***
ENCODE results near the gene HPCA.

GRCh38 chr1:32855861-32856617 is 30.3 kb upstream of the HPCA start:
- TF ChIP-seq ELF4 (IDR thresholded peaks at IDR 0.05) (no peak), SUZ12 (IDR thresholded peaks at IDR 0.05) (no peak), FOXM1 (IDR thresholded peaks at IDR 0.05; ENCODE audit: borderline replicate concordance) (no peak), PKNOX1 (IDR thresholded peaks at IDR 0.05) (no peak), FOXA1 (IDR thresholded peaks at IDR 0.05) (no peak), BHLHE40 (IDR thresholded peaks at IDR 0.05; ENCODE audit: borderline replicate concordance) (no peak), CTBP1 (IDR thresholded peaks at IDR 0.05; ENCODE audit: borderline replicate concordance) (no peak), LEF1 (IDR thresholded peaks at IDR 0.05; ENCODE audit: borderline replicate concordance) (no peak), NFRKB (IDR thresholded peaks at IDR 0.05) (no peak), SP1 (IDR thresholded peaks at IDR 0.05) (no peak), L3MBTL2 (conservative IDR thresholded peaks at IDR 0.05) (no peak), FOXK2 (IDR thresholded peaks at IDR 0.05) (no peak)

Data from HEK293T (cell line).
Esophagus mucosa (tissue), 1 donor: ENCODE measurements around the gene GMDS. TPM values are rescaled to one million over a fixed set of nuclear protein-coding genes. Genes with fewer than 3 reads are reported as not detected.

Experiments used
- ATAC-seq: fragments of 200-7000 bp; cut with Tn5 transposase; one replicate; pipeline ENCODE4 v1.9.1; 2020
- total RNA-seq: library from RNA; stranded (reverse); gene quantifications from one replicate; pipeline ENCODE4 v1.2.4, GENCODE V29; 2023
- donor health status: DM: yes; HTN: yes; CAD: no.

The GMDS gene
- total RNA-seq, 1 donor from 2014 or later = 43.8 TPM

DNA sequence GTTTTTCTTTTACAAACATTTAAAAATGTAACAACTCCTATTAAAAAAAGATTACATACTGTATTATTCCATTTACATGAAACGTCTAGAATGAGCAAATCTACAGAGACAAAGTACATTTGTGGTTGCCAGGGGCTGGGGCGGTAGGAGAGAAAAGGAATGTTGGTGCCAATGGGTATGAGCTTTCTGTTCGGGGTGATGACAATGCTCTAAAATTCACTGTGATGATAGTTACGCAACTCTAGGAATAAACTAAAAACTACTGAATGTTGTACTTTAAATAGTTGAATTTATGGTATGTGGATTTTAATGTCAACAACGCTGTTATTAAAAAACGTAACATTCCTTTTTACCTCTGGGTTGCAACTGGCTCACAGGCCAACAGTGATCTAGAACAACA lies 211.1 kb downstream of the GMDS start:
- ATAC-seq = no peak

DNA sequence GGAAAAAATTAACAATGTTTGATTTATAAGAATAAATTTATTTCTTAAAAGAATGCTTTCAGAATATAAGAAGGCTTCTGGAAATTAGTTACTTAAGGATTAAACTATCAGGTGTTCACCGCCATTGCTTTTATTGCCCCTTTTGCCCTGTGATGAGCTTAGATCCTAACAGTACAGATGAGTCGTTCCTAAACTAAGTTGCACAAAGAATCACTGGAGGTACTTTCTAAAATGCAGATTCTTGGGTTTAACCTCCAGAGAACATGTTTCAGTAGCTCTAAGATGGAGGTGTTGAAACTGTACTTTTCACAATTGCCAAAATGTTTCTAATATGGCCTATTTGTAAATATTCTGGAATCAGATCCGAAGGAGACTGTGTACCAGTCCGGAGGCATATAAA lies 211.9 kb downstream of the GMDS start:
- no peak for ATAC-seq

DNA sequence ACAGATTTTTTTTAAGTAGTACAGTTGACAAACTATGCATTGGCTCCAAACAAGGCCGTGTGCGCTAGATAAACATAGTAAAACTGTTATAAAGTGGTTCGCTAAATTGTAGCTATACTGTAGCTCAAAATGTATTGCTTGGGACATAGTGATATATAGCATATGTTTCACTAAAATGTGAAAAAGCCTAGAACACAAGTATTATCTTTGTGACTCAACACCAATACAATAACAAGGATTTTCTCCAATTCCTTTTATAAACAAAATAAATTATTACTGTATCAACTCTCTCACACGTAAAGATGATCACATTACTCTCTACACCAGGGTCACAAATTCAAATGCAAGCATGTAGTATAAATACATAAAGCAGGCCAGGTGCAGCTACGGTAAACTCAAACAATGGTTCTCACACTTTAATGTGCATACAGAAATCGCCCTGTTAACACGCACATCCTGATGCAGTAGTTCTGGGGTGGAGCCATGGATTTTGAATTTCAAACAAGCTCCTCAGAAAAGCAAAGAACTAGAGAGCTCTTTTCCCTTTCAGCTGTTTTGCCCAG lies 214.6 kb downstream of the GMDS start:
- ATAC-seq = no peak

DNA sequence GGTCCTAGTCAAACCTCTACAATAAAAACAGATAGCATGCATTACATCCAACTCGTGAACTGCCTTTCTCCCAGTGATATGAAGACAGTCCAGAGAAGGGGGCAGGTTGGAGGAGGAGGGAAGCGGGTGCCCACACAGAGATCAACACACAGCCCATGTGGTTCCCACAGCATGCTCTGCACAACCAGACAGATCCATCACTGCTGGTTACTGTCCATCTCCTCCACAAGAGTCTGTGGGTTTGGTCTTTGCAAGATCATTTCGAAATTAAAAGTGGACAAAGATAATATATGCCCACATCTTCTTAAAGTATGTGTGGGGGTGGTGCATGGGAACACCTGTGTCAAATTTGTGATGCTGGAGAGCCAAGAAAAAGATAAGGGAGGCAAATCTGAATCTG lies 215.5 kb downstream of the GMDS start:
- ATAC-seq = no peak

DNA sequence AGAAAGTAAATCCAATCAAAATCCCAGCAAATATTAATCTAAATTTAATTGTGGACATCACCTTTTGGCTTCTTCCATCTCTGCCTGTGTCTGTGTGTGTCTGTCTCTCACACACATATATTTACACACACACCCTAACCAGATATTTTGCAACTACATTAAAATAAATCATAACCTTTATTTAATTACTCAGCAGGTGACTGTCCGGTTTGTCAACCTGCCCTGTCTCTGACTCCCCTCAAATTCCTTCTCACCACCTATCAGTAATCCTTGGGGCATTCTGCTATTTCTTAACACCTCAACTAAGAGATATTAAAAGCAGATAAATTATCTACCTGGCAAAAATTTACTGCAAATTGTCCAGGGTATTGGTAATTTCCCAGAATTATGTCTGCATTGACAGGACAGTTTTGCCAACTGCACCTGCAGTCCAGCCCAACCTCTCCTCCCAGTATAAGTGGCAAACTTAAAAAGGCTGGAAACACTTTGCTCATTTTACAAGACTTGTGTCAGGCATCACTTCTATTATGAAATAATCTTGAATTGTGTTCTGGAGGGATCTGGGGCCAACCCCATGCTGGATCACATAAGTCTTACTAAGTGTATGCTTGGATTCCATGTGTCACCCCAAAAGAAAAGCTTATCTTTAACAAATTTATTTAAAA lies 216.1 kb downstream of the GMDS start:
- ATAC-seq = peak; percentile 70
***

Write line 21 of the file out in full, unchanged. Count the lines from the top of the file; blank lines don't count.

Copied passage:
- ATAC-seq = peak; percentile 70